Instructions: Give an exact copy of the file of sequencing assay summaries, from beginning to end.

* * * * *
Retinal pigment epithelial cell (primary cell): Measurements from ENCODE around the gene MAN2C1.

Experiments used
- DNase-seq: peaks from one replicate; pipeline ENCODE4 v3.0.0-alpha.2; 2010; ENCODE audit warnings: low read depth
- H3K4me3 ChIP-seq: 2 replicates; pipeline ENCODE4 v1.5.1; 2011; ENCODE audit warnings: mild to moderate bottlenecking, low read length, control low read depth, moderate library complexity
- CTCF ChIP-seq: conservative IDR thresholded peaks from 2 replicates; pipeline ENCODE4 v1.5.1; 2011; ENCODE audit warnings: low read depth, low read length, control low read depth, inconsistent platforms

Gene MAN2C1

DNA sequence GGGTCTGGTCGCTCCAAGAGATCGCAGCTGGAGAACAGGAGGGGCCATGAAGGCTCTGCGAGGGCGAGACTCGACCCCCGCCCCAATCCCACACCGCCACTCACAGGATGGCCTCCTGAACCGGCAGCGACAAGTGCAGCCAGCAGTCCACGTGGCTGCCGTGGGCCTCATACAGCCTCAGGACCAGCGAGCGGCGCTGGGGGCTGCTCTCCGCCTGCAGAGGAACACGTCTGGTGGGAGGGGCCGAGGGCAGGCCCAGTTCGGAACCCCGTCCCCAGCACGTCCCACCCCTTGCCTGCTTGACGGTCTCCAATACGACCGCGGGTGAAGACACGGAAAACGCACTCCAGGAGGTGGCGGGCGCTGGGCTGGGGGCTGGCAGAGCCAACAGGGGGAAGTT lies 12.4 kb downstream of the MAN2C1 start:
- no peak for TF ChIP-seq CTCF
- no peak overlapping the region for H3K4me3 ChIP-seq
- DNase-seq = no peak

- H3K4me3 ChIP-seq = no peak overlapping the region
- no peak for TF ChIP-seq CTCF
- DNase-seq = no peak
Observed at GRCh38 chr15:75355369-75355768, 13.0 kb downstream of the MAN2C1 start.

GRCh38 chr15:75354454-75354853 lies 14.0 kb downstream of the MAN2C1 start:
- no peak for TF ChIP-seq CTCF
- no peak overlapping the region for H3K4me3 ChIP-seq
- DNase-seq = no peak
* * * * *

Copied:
Retinal pigment epithelial cell (primary cell): Measurements from ENCODE around the gene MAN2C1.

Experiments used
- DNase-seq: peaks from one replicate; pipeline ENCODE4 v3.0.0-alpha.2; 2010; ENCODE audit warnings: low read depth
- H3K4me3 ChIP-seq: 2 replicates; pipeline ENCODE4 v1.5.1; 2011; ENCODE audit warnings: mild to moderate bottlenecking, low read length, control low read depth, moderate library complexity
- CTCF ChIP-seq: conservative IDR thresholded peaks from 2 replicates; pipeline ENCODE4 v1.5.1; 2011; ENCODE audit warnings: low read depth, low read length, control low read depth, inconsistent platforms

Gene MAN2C1

DNA sequence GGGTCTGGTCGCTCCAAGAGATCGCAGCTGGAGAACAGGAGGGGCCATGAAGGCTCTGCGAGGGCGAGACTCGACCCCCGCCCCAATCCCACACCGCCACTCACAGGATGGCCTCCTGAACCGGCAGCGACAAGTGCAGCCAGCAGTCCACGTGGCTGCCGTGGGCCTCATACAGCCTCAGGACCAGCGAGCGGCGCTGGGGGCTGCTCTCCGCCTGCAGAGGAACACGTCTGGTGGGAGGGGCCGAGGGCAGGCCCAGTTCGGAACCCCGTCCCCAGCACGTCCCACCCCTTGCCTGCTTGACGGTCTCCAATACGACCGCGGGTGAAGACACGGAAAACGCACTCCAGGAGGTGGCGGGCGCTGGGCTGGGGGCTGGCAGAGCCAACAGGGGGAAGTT lies 12.4 kb downstream of the MAN2C1 start:
- no peak for TF ChIP-seq CTCF
- no peak overlapping the region for H3K4me3 ChIP-seq
- DNase-seq = no peak

- H3K4me3 ChIP-seq = no peak overlapping the region
- no peak for TF ChIP-seq CTCF
- DNase-seq = no peak
Observed at GRCh38 chr15:75355369-75355768, 13.0 kb downstream of the MAN2C1 start.

GRCh38 chr15:75354454-75354853 lies 14.0 kb downstream of the MAN2C1 start:
- no peak for TF ChIP-seq CTCF
- no peak overlapping the region for H3K4me3 ChIP-seq
- DNase-seq = no peak